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Occasionally when applying for a job, the employer will offer you the ability to be a 1099 Contractor, or a W2 Employee. Which should you choose? It really depends on your goals and current situation.
Below is an outline of the pros and cons with each work structure.
A 1099 Contractor will generally have more freedom than a W2 Employee, without having set hours and a specific work location. Employees will generally have their work & hours more regulated.
Contractors generally receive no benefits, while Employees may receive insurance benefits, a 401k match, and Paid Time Off.
Employees pay 7.65% for FICA (Social Security and Medicare) through payroll taxes. Their Employers pay the other 7.65% of the 15.3% total. However, Contractors are responsible for “Self-Employment Taxes”, which is essentially the Employer and Employee portion of FICA; so they pay the full 15.3% However, Contractors only pay taxes on their net income (see “Deductions” & “X-Factor” sections below for more).
Since 2018 Tax Reform, the IRS no longer allows Employees to deduct expenses. However, Contractors are able to lower their net taxable income by any expenses they incur, such as a home office, business use of vehicle, cell phone, meals, supplies, etc. For example, a Contractor may have the same $40,000 pay as an Employee. But if each have $5,000 in expenses, the Contractor will only have $35,000 in taxable income versus the Employee’s $40,000.
The 2018 Tax Reform brought about another huge change that affects the Employee vs. Contractor decision, and that’s the Qualified Business Income (QBI) Deduction. This new QBI deduction allows eligible self-employed/business owners/Contractors to deduct up to 20% of their qualified business income on their taxes. In general, total taxable income in the 2022 tax year must be under $170,050 for single filers or $340,100 for joint filers to qualify. In the example of the Contractor having $35,000 in taxable income after expenses, that Contractor would get an additional $7,000 QBI deduction (since income is below limits, assuming other income doesn’t push out of range). This would bring taxable income down to $28,000 for the Contractor, versus $40,000 for the Employee, which more than makes up for the Self-Employment taxes.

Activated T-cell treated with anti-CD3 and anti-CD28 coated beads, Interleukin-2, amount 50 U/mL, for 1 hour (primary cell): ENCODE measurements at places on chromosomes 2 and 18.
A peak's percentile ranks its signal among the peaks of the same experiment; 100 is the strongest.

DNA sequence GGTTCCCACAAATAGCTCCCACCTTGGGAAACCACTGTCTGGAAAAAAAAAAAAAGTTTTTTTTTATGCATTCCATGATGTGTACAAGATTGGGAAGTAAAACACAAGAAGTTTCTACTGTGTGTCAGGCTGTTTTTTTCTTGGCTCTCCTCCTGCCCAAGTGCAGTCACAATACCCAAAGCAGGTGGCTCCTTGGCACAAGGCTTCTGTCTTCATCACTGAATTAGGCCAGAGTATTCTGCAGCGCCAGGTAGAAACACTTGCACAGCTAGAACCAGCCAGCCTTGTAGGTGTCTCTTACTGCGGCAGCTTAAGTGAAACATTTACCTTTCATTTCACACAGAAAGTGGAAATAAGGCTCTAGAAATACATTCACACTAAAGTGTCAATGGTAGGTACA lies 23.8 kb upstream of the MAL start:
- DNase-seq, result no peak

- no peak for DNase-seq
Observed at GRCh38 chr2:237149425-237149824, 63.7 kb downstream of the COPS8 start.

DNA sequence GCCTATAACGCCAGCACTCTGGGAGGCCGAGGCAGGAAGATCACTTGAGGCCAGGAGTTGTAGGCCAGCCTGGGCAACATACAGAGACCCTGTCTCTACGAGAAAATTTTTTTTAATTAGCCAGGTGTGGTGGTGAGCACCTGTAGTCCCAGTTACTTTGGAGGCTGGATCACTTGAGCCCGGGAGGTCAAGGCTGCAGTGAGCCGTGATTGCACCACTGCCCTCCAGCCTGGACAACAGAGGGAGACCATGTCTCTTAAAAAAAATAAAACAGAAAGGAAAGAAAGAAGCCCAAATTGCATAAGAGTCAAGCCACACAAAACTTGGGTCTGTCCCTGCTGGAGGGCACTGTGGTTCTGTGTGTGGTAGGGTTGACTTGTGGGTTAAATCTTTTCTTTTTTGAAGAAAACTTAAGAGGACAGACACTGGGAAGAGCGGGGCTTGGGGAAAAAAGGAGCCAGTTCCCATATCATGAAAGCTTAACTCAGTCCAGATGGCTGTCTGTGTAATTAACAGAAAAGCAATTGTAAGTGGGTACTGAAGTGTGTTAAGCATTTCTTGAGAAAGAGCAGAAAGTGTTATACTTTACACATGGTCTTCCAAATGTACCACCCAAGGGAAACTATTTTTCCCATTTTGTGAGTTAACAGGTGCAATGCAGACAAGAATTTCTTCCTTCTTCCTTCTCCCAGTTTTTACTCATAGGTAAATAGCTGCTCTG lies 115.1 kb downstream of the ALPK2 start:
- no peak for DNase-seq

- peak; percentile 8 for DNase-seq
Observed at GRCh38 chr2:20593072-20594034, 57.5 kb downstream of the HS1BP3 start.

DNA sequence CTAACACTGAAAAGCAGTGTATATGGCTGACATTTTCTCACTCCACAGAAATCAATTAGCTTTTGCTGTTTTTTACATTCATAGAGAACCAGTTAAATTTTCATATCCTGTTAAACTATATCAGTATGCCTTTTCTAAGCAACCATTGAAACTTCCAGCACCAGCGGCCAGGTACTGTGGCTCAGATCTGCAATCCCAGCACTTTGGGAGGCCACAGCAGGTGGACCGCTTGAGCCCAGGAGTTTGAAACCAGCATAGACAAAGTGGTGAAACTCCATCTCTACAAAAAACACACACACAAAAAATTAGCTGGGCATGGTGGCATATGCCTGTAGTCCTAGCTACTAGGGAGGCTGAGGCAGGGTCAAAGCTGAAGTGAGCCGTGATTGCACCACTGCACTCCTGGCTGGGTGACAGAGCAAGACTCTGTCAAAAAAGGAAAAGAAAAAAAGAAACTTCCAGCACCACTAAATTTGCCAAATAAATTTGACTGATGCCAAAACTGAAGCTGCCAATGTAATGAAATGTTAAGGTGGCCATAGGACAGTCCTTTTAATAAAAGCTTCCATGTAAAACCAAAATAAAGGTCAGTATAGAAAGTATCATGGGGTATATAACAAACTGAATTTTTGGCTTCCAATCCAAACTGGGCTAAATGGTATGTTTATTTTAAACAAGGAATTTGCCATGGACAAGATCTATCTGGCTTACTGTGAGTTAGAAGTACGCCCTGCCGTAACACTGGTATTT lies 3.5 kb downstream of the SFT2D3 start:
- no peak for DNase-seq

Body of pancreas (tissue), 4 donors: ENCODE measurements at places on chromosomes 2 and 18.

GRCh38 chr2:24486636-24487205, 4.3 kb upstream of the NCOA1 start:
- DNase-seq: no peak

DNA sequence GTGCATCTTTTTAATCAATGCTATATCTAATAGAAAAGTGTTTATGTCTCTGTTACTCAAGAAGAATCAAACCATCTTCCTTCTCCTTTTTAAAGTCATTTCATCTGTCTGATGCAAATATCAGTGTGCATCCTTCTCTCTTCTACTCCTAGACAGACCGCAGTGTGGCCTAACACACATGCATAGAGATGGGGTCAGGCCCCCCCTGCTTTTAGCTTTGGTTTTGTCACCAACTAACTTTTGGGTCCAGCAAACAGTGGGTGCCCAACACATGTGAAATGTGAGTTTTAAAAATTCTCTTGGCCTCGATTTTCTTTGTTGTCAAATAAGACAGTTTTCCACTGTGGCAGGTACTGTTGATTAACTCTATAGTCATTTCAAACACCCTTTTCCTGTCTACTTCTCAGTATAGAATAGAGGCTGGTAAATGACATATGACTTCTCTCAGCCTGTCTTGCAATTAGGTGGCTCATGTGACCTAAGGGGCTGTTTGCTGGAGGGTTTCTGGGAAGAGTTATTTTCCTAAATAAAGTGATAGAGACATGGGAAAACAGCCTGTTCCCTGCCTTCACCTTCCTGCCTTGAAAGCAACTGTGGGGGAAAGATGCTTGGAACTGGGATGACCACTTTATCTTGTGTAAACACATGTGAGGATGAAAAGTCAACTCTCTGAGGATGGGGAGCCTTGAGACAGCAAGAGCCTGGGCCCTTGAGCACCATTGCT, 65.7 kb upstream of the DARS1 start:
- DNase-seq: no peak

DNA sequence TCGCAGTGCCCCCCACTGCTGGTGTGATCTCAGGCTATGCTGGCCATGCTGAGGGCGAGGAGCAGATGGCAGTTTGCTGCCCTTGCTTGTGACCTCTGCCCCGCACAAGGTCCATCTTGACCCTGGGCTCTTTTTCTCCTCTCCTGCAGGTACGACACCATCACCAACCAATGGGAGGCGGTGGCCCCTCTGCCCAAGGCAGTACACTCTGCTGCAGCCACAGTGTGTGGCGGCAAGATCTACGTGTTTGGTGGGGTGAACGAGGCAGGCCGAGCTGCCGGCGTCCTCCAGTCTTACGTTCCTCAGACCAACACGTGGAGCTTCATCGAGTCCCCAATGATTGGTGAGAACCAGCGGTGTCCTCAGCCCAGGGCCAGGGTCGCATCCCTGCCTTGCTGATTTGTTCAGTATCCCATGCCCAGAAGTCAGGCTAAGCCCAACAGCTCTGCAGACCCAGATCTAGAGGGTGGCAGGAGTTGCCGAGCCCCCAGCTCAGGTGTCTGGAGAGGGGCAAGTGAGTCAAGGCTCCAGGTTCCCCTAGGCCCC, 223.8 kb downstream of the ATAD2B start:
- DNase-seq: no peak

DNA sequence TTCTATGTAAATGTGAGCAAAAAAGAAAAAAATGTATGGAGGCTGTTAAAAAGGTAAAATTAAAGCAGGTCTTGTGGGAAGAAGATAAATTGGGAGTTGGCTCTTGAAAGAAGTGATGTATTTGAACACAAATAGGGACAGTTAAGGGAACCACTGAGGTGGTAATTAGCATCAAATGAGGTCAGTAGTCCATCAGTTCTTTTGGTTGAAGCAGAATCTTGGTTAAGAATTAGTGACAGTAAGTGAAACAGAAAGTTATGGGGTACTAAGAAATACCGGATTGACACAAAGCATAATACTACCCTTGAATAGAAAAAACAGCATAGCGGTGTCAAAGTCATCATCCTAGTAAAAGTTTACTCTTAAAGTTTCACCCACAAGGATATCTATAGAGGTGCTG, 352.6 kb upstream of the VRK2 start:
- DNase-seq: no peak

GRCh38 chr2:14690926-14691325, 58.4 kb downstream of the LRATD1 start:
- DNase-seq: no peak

While Employees have withholdings taken out of their paychecks for FICA, Federal, and State Taxes, Contractors have no withholdings taken out and must make Quarterly Estimated Payments to comply with the U.S. “pay-as-you-go” system.
In the end, the decision comes down to what’s important to you. Do you need benefits? Will you have a lot of deductions? Will your total income from all sources fit below the QBI deduction qualifying limits?
Feel free to contact us with questions as it pertains to your specific situation…we’re happy to help!